The Plant Molecular and Cellular Biology (PMCB) Graduate Program is one of the most comprehensive graduate programs in Plant Sciences. Our success is a result of our interdisciplinary emphasis, award-winning faculty, uniquely collaborative environment, innovation focus and state-of-the-art facilities. Our faculty is deeply committed to help students develop as scientists and compete successfully for the best positions available in plant research. We have a close-knit and diverse group of students who form a vibrant and supportive community. Our students gain an extensive plant sciences knowledge not only by taking specialized courses, developing outstanding bench skills, and sharpening scientific writing skills but also by presenting their research in scientific meetings, publishing manuscripts and creating their own opportunities.
FIRST YEAR ROTATIONS
First year students have the opportunity to rotate through different faculty laboratories and select a major professor by the end of the second semester. Applicants do not need to define a research project before applying.
FULL FINANCIAL SUPPORT
Our Ph.D. students are fully financially supported for the duration of their program, which includes a competitive stipend, medical insurance and a full tuition waiver.
NO TEACHING REQUIREMENT
Our students are not required to teach to receive a stipend so they can focus on research, professional development, and specialized course work. Teaching is available when it fits our students’ goals.
TOP RESEARCH & DEVELOPMENT OPPORTUNITIES
Our students enjoy the best opportunities for immediate translation of their research results to the field. The research conducted in PMCB has resulted in many new plant cultivars and inventions.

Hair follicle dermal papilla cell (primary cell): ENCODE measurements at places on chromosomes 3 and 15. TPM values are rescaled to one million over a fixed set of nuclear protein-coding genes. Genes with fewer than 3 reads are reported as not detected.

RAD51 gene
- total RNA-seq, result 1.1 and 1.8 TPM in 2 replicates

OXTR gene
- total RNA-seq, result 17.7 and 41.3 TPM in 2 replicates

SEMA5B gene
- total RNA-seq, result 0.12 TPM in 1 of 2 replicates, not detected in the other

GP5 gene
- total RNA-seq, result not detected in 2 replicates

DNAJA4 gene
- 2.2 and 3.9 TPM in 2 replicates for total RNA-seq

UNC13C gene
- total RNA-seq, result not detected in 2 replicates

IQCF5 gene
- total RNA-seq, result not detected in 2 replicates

EXCELLENT JOB PLACEMENT
Our graduates have achieved excellent positions in the academic, industry, government, and non-profit sectors. Our 2011-2016 job placement has been 100%.
UNIVERSITY OF FLORIDA LOCATION
Gainesville’s subtropical climate, year-round outdoor recreational activities, varied cultural resources, attractive educational opportunities and low cost of living make it an exciting place to live and learn.
News & Highlights from our faculty, students, and alumni.
Angélica (right) was invited to present a talk at the 12th International Society of Plant Anaerobiosis Annual Meeting organized by The University of Copenhagen, in Elsinore, Denmark. Angélica studies the role of NDPK1 between sugar and oxygen and their effects on maize metabolism and sensing. Her abstract can be seen here. Angélica is in Karen Koch’s lab and will be graduating soon.
Scott Latimer, Peng Liu and Tim Johnson